Schedule Regular Visits to the Vet

As a pet owner, you must realize that your pet needs to be properly seen to by a professional at least once a year if it seems to be healthy. This is because a number of diseases aren’t too apparent.

Always keep in mind that it is cheaper for you to prevent the disease altogether rather than pay for its treatment.

Have Your Dog’s Physical Condition Evaluated at Each Visit

Your dog’s body condition is an important determinant of whether or not your dog is at an ideal weight. You can ask your vet to determine whether your dog is overweight, underweight, or of an ideal body weight.

Serve Your Pet the Right Food to Ensure It Maintains Its Weight

Typically, the more overweight your dog is, the more likely it is to encounter diseases such as skin diseases, heart disease, diabetes, and even cancer.

The veterinarian that you choose for your dog can assist you in deciding the right diet for your dog. Keep in mind that if your dog is overweight, he needs to be fed carefully in order to make sure that he gets all of his essential nutrients while also maintaining a healthy weight.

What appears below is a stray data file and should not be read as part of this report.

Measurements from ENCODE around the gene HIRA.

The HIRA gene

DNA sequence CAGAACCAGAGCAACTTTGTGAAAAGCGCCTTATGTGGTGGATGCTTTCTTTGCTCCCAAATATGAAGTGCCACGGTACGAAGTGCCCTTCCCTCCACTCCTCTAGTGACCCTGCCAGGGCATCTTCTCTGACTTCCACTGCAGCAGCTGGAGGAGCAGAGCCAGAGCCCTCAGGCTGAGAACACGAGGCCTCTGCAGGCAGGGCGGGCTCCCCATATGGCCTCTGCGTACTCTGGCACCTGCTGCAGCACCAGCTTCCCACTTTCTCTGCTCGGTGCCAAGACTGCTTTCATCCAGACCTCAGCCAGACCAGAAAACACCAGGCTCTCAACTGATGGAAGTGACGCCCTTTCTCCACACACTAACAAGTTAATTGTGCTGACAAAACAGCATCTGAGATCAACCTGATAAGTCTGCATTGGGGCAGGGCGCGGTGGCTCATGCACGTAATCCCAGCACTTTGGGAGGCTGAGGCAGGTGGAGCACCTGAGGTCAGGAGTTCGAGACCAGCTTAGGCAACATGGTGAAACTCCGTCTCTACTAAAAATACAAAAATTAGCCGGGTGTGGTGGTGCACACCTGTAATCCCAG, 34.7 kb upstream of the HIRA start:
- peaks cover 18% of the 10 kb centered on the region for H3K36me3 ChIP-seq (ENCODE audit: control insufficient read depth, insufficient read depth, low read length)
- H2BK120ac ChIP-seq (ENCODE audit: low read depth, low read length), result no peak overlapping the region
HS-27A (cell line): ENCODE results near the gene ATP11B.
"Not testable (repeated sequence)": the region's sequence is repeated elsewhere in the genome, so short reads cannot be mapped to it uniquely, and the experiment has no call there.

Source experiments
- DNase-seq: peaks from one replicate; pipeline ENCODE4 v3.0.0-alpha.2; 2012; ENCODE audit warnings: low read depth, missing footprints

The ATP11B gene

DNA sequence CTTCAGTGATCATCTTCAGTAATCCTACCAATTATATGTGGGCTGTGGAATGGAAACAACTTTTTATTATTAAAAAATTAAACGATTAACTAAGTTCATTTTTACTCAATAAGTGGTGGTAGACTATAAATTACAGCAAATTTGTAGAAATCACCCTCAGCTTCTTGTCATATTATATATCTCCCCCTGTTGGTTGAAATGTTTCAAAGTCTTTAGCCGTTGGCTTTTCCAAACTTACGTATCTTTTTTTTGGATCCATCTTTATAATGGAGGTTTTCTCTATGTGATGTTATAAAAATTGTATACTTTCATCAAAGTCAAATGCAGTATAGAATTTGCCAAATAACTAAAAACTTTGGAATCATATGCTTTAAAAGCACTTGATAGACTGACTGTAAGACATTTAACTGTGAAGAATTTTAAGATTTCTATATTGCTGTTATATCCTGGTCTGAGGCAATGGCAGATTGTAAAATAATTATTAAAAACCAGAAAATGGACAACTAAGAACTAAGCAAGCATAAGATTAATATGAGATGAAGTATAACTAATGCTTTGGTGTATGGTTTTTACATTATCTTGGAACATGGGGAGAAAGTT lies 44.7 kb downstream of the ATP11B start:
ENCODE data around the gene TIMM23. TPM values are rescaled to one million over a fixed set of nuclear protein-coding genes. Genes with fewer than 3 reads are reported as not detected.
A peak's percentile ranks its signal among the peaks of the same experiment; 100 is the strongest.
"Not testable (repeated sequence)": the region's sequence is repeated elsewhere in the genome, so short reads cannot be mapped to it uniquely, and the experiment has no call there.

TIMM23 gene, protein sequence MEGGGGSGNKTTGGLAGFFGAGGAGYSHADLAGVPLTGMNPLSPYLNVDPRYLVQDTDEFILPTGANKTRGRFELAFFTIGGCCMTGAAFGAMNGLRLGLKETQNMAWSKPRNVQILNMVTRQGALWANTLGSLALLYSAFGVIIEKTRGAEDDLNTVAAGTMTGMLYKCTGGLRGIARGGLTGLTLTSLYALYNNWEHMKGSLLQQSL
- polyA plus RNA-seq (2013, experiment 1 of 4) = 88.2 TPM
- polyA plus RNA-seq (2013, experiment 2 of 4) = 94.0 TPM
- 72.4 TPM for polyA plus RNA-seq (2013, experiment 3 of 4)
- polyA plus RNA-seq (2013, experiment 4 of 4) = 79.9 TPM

For example, a diet that is specially designed to be lower in calorie intake is recommended for dogs that are overweight or obese.

Alternatively, a diet plan that carefully combines specific carbohydrates can make sure that your overweight dog feels satiated with what he eats.

Feed Your Senior Dog a High-Quality Diet

Do make sure that the food you choose for your senior pet is food that is of high-quality and suitable for his age and lifestyle.

Come up with a Particular Diet Plan If Your Pet Has Kidney or Heart Disease

Sometimes, vets tend to recommend diets that are low in sodium for dogs that suffer from heart disease. On the other hand, diet plans that can help control levels of calcium and phosphorus are recommended for dogs that suffer from kidney disease.

Your vet is the best person to go to in this case as they will help you come up with a diet plan that’s best suited to your individual dog’s requirements.

Strengthen Your Senior Pet’s Diet with Fatty Acids

These fatty acids have proven to be beneficial for dogs that suffer from mobility issues such as arthritis or other similar joint diseases.

Additionally, supplements, including chondroitin and glucosamine and chondroitin, also benefit senior dogs.

Take Care of Your Dog’s Dental Hygiene

You might not realize just how important it is to brush your pet’s teeth, but it can actually help keep his mouth pretty clean.

If you feel like you can’t brush your dog’s treats or if your dog isn’t the most cooperative, you can always resort to dental treats that can help you keep your dog’s mouth clean.